North Carolina's Hatchell Tabbed 2008 ACC Women's Basketball Coach of the Year
March 5, 2008
CHAPEL HILL, N.C. (AP) - Sylvia Hatchell has proudly proclaimed for years that her North Carolina program does things differently than others. This season certainly proved that.
The Tar Heels entered the year trying to replace graduated stars Ivory Latta and Camille Little, who led them to three straight Atlantic Coast Conference tournament titles and consecutive Final Fours. But while many expected that would cause them to take a step back, the Tar Heels instead had the school's first unbeaten regular season in league play while again ranking among the nation's elite.
Now, with her team heading into the league tournament as the top seed for the third time in four seasons, Hatchell has been named the ACC coach of the year for the third time.
"It probably actually exceeds (my expectations)," Hatchell said of the season. "People expected us to go down, but we haven't. We're actually better in some areas."
Hatchell was the runaway choice for the award in results released Wednesday. She received 40 of 49 votes from members of the Atlantic Coast Sports Media Association, while Virginia's Debbie Ryan was second with seven votes after leading Cavaliers back to the Top 25 for the first time in four seasons.
With freshman Cetera DeGraffenreid at point guard, seniors Erlana Larkins and LaToya Pringle anchoring the front line and junior Rashanda McCants roaming the court, this year's Tar Heels (27-2, 14-0 ACC) were deep and balanced. They swept Duke by an average margin of 24 points and beat Maryland 97-86 in double overtime, a game that proved to be the only thing separating the second-ranked Tar Heels and fifth-ranked Terrapins (29-2, 13-1) in the league standings.
The Tar Heels' only losses were on the road against No. 1 Connecticut and No. 3 Tennessee - which was No. 1 at the time.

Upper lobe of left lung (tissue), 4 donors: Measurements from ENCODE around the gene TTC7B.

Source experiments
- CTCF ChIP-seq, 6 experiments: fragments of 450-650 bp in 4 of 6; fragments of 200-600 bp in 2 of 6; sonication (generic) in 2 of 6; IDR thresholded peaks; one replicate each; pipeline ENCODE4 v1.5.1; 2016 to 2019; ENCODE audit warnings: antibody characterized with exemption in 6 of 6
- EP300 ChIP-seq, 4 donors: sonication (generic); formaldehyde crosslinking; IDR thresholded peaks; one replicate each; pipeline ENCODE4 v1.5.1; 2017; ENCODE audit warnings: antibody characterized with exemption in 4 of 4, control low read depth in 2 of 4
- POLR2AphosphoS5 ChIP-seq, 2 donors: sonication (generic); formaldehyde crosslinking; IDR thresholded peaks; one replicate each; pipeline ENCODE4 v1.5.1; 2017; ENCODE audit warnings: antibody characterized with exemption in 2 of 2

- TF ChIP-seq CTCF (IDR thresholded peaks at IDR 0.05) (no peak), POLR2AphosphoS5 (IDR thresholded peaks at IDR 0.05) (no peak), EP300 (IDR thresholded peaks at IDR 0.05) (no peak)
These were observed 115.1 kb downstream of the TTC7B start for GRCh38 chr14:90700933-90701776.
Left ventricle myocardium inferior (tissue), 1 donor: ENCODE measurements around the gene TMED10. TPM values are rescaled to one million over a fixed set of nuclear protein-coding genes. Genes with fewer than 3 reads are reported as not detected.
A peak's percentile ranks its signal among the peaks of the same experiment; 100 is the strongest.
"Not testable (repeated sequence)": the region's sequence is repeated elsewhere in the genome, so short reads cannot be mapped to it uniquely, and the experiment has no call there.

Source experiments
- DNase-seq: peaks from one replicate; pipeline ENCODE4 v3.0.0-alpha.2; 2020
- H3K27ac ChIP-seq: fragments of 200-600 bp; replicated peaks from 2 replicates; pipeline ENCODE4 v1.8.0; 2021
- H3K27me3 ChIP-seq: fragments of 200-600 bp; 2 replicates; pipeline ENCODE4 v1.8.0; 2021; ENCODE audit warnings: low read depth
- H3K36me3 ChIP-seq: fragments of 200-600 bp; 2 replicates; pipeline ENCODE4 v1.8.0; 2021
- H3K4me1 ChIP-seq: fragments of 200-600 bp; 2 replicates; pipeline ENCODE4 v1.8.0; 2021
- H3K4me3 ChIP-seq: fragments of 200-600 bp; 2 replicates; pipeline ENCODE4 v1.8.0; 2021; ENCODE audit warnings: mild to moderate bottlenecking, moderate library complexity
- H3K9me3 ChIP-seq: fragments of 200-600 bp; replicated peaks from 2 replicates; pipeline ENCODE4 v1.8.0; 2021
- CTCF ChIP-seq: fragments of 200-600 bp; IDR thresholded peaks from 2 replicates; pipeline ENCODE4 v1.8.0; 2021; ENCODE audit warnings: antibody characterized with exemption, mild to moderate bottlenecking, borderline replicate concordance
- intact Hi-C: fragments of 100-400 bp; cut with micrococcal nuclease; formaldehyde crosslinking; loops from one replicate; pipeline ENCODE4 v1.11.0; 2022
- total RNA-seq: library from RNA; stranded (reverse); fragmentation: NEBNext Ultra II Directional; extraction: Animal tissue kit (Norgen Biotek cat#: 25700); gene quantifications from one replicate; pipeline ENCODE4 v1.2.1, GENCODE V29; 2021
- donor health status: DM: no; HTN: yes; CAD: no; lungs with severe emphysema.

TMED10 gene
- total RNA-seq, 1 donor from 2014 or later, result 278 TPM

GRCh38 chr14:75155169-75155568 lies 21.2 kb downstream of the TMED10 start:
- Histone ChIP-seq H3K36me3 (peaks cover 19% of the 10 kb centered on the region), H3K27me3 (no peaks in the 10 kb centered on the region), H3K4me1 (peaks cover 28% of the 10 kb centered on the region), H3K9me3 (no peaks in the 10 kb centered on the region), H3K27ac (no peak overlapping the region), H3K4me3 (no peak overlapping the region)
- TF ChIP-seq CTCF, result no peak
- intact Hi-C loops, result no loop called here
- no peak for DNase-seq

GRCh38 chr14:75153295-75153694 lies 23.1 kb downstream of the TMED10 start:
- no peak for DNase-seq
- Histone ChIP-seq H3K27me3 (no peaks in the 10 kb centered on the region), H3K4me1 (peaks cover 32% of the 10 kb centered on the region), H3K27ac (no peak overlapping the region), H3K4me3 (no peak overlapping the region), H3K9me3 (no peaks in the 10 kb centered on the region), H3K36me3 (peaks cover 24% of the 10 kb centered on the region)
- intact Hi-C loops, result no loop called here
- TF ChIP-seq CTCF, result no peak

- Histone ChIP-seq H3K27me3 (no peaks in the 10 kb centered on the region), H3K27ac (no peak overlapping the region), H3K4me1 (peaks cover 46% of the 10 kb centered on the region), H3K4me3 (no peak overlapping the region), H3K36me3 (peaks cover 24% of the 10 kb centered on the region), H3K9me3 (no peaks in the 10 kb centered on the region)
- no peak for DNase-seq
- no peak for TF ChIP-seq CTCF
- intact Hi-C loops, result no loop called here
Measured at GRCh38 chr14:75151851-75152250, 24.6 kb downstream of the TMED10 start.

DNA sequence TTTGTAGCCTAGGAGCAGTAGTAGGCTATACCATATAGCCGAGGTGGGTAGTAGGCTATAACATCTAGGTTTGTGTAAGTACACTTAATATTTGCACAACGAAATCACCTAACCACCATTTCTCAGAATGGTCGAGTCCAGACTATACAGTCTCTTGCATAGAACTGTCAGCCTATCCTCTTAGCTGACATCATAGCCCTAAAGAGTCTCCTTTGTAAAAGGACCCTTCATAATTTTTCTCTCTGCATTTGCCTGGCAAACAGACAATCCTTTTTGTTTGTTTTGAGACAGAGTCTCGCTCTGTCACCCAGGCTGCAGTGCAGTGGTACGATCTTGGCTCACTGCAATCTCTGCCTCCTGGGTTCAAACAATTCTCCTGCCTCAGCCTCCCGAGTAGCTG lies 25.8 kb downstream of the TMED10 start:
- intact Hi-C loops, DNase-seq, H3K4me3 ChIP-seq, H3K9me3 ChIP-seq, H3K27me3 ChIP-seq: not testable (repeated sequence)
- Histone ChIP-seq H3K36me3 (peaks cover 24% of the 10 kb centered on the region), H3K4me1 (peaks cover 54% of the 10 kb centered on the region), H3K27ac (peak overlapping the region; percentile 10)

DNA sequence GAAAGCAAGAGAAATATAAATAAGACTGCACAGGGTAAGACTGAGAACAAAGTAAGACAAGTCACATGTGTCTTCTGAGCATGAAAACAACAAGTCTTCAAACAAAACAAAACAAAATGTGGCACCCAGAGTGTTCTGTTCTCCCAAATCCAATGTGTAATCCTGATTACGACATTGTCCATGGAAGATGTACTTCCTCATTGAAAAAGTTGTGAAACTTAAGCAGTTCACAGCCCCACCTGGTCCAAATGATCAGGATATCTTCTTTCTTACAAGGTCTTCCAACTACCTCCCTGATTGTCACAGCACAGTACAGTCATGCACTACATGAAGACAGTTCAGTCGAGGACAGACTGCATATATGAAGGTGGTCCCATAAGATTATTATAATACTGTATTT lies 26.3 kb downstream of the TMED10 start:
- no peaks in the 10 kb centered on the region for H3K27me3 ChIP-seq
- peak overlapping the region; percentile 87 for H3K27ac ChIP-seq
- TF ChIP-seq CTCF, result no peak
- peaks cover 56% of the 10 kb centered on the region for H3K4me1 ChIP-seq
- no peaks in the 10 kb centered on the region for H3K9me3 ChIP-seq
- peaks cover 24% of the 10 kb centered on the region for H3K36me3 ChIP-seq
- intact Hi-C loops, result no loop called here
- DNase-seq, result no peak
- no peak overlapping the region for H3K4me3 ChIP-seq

North Carolina leads the nation in scoring (88 points) and blocks (7.2) per game, while leading the ACC in scoring margin (24 points), rebounding (47.6) and field-goal percentage defense (35.5 percent). The Tar Heels have done it with a frenetic style that mixes plenty of aggressive perimeter pressure with an always-keep-running offense.
That pace has become faster and faster in Hatchell's 22 years at North Carolina, where she was 506 of her 778 career victories. Hatchell is quick to credit her staff of longtime assistant Andrew Calder, Tracey Williams-Johnson and former Tar Heel All-American Charlotte Smith - who hit the last-second 3-pointer to give Hatchell an NCAA title in 1994 - a group that has been together for six seasons.
These days, Hatchell talks as much about wanting her team to play an exciting style and have fun as she does about Xs and Os. It's a formula that keeps working.
"I feel like when people are enjoying what they're doing they have their heart into it more," Hatchell said. "We play a lot of kids and when you play a lot of kids there are smiles on faces and everybody feels like they're contributing.
"They're just great kids and they play well together. They make me look good."
The voting breakdown for the 2008 Atlantic Coast Conference women's basketball coach of the year, as cast by 49 members of the Atlantic Coast Sports Media Association:
Sylvia Hatchell, North Carolina (40)